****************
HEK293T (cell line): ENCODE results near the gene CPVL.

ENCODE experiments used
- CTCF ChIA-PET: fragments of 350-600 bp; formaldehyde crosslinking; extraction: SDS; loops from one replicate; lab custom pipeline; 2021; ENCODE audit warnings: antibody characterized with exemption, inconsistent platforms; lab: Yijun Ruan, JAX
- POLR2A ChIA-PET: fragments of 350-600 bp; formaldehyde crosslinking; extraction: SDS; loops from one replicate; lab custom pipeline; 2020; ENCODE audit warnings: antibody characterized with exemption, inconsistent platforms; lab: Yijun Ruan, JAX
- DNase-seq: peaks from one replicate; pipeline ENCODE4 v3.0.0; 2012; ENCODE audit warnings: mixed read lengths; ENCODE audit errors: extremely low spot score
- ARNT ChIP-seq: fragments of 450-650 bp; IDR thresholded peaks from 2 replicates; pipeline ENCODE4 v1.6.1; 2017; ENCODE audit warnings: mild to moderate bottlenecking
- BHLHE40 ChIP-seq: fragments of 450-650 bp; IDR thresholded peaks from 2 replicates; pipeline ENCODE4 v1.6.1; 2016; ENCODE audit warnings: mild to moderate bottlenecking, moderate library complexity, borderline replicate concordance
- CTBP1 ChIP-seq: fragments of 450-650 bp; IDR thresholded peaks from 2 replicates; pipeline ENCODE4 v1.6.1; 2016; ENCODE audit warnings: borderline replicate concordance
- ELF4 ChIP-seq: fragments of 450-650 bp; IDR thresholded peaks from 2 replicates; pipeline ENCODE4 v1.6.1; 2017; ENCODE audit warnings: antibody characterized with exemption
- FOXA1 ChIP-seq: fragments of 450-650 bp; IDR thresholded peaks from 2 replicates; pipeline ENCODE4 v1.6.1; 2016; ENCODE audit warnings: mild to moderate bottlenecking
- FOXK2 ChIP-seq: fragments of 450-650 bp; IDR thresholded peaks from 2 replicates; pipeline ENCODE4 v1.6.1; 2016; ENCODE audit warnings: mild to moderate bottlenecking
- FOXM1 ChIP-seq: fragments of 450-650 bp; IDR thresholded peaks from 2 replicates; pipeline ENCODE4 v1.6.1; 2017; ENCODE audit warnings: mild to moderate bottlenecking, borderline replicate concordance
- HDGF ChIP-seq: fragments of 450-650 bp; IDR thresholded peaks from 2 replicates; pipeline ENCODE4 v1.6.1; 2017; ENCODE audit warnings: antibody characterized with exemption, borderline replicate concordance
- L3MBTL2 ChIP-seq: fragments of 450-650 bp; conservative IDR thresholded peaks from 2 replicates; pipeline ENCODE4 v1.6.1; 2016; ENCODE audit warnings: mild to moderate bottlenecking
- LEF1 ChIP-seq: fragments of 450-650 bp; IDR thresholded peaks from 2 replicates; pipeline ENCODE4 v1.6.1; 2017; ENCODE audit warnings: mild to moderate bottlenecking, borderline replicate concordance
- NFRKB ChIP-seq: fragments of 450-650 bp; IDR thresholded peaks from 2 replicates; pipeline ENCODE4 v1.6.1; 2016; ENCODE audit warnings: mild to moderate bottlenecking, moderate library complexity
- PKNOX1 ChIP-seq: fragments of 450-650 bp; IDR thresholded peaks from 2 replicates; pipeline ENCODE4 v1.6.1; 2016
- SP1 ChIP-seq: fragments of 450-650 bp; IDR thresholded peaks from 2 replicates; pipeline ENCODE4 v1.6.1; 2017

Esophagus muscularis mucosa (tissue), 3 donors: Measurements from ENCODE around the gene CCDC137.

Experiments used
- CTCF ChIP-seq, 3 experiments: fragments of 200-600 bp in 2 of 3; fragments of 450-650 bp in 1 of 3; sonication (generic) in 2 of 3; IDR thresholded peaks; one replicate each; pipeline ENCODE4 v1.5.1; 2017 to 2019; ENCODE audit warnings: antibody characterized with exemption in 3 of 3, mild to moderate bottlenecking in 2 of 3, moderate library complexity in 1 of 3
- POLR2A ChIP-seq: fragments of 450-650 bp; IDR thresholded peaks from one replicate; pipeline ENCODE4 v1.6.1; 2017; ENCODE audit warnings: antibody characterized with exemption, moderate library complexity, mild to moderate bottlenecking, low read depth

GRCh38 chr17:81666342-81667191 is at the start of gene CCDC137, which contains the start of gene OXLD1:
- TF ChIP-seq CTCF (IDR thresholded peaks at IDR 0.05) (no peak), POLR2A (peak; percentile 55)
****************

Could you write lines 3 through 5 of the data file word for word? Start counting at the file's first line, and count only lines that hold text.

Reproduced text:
- CTCF ChIA-PET: fragments of 350-600 bp; formaldehyde crosslinking; extraction: SDS; loops from one replicate; lab custom pipeline; 2021; ENCODE audit warnings: antibody characterized with exemption, inconsistent platforms; lab: Yijun Ruan, JAX
- POLR2A ChIA-PET: fragments of 350-600 bp; formaldehyde crosslinking; extraction: SDS; loops from one replicate; lab custom pipeline; 2020; ENCODE audit warnings: antibody characterized with exemption, inconsistent platforms; lab: Yijun Ruan, JAX
- DNase-seq: peaks from one replicate; pipeline ENCODE4 v3.0.0; 2012; ENCODE audit warnings: mixed read lengths; ENCODE audit errors: extremely low spot score